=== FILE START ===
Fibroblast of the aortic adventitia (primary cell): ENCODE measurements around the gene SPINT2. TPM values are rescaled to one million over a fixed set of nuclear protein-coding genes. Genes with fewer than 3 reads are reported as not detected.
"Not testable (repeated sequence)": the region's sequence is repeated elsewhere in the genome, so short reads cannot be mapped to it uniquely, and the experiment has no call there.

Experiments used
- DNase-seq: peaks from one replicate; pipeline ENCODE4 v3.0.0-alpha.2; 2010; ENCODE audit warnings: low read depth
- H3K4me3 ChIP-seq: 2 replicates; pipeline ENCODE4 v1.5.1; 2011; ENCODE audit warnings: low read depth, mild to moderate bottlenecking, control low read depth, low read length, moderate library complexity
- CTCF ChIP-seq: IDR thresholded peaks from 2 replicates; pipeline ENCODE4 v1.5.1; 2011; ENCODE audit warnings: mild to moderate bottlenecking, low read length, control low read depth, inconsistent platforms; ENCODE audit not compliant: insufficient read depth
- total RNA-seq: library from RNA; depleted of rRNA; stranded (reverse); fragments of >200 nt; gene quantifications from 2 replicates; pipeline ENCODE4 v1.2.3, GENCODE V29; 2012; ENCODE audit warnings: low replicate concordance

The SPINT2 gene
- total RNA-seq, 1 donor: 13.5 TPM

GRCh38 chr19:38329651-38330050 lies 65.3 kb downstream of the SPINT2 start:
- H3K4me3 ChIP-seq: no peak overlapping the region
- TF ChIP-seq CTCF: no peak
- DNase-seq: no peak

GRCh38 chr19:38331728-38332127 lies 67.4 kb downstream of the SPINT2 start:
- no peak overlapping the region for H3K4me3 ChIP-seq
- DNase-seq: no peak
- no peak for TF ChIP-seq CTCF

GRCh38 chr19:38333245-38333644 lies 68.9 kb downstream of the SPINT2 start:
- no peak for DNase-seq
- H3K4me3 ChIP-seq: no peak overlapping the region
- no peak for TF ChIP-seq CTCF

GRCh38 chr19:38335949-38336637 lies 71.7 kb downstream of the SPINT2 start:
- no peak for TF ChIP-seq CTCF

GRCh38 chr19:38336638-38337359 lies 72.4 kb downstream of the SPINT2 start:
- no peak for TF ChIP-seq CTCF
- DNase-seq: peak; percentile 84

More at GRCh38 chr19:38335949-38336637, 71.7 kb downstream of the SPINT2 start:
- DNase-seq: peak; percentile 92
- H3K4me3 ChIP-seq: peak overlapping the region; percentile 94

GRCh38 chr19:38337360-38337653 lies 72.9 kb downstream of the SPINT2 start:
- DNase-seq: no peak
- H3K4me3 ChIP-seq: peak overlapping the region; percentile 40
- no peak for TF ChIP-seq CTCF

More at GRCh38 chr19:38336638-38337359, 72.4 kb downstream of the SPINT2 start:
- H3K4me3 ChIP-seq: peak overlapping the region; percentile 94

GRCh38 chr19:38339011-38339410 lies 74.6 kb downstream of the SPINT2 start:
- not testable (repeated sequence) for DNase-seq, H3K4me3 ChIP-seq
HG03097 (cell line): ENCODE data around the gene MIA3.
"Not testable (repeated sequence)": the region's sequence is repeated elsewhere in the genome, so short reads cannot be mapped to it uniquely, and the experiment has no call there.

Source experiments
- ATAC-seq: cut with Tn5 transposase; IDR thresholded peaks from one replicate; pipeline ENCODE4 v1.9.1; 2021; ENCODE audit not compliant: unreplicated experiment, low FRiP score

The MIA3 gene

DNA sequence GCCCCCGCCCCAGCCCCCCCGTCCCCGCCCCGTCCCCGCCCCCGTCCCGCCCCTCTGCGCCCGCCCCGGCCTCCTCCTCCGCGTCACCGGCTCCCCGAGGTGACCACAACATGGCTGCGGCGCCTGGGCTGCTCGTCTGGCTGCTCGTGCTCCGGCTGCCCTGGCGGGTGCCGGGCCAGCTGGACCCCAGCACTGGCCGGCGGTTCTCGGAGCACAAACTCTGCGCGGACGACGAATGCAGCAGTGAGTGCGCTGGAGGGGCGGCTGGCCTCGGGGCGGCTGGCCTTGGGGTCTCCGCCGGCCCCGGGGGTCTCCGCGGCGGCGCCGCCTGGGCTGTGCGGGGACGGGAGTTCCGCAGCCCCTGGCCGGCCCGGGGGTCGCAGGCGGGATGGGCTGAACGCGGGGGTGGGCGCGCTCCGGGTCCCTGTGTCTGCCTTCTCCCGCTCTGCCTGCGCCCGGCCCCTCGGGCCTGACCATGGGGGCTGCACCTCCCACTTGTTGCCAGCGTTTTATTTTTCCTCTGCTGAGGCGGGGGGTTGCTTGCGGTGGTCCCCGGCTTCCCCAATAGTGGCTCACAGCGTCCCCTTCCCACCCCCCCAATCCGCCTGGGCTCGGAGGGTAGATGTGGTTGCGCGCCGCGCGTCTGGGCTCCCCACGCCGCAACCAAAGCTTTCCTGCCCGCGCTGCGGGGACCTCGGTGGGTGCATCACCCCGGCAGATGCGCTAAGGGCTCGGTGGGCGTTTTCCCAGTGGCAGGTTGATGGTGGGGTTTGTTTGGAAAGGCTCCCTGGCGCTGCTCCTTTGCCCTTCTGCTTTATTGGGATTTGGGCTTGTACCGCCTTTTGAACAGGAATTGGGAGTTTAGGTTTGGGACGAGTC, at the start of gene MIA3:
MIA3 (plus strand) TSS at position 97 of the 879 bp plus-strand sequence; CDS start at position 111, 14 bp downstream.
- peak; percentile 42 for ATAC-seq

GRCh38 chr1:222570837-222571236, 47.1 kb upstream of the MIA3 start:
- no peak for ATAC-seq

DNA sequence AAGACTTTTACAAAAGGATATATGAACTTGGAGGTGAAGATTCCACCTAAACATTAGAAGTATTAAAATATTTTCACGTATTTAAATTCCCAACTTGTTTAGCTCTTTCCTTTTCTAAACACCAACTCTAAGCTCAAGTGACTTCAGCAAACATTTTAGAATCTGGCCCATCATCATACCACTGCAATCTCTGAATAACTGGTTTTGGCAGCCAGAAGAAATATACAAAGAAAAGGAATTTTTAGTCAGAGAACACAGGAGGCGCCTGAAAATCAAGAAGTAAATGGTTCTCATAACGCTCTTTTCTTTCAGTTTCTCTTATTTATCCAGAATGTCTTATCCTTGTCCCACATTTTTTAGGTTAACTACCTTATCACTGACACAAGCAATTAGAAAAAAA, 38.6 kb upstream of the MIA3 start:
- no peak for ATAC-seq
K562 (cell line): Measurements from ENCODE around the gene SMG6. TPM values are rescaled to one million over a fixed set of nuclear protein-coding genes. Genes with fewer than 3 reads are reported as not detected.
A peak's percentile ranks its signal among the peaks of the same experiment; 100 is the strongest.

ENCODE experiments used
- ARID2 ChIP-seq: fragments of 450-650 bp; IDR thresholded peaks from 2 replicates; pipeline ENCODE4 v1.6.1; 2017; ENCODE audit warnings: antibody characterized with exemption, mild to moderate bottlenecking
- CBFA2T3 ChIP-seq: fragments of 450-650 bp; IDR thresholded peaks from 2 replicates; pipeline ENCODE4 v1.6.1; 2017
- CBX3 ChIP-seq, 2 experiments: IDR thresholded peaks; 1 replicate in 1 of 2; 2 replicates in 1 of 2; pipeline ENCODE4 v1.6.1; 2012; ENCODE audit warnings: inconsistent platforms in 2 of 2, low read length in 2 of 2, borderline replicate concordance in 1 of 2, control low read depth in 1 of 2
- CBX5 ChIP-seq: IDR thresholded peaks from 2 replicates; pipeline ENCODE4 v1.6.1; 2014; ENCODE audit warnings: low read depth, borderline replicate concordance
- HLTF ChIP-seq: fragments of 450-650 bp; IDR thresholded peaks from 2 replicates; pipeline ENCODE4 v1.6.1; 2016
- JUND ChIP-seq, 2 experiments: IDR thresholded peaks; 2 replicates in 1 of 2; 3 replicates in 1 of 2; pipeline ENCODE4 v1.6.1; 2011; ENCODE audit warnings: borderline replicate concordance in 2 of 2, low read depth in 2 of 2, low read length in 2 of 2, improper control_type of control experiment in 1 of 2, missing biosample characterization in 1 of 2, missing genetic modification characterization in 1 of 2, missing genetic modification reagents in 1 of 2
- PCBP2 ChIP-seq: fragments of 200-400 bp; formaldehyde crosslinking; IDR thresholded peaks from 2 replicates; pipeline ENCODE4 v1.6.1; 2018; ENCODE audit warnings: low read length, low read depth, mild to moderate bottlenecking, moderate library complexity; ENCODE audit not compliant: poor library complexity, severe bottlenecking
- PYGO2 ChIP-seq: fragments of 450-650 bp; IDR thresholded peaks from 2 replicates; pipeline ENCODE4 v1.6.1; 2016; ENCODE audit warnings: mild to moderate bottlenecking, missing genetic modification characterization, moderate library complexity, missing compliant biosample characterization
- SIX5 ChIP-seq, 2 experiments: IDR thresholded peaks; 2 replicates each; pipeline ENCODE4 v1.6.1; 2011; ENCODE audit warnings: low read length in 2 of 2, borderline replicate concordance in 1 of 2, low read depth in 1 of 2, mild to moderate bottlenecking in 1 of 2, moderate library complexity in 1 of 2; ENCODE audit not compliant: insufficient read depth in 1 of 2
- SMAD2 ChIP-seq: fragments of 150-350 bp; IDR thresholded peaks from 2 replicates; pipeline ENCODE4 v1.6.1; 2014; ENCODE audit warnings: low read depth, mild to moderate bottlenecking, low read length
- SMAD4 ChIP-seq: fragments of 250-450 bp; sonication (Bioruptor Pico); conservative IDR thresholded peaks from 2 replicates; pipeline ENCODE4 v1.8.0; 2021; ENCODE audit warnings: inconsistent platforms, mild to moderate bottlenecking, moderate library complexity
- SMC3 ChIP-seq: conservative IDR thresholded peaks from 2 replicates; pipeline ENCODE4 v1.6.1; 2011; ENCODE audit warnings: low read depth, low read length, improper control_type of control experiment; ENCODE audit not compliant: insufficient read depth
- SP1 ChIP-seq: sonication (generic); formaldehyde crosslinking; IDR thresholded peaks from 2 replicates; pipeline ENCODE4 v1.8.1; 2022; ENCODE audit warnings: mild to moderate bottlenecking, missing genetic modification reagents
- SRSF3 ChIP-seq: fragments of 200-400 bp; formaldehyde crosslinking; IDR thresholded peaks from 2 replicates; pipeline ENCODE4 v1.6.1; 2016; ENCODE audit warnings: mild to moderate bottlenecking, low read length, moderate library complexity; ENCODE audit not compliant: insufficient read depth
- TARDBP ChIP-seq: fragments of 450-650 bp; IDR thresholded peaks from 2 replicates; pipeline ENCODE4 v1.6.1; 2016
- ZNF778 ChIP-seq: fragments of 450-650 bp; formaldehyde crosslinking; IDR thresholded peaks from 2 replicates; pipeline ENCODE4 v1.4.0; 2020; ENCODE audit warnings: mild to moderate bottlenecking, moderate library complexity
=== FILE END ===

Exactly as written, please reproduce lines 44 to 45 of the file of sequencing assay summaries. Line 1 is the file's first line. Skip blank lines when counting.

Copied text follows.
MIA3 (plus strand) TSS at position 97 of the 879 bp plus-strand sequence; CDS start at position 111, 14 bp downstream.
- peak; percentile 42 for ATAC-seq